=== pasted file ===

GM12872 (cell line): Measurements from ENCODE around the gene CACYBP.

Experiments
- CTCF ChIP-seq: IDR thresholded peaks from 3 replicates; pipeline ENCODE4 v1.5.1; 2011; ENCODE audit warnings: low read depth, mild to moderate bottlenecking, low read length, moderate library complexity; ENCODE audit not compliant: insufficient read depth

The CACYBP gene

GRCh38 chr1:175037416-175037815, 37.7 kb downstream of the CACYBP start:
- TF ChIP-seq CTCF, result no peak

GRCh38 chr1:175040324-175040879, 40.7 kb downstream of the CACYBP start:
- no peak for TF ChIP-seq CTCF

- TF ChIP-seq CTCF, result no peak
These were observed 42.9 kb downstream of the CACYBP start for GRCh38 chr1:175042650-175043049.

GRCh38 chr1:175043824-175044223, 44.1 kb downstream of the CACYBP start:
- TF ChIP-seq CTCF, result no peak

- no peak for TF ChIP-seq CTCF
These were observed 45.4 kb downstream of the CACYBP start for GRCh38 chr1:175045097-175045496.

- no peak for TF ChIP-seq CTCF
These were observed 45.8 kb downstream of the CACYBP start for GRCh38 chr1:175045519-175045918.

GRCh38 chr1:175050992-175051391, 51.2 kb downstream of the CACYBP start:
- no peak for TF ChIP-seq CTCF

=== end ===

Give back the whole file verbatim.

GM12872 (cell line): Measurements from ENCODE around the gene CACYBP.

Experiments
- CTCF ChIP-seq: IDR thresholded peaks from 3 replicates; pipeline ENCODE4 v1.5.1; 2011; ENCODE audit warnings: low read depth, mild to moderate bottlenecking, low read length, moderate library complexity; ENCODE audit not compliant: insufficient read depth

The CACYBP gene

GRCh38 chr1:175037416-175037815, 37.7 kb downstream of the CACYBP start:
- TF ChIP-seq CTCF, result no peak

GRCh38 chr1:175040324-175040879, 40.7 kb downstream of the CACYBP start:
- no peak for TF ChIP-seq CTCF

- TF ChIP-seq CTCF, result no peak
These were observed 42.9 kb downstream of the CACYBP start for GRCh38 chr1:175042650-175043049.

GRCh38 chr1:175043824-175044223, 44.1 kb downstream of the CACYBP start:
- TF ChIP-seq CTCF, result no peak

- no peak for TF ChIP-seq CTCF
These were observed 45.4 kb downstream of the CACYBP start for GRCh38 chr1:175045097-175045496.

- no peak for TF ChIP-seq CTCF
These were observed 45.8 kb downstream of the CACYBP start for GRCh38 chr1:175045519-175045918.

GRCh38 chr1:175050992-175051391, 51.2 kb downstream of the CACYBP start:
- no peak for TF ChIP-seq CTCF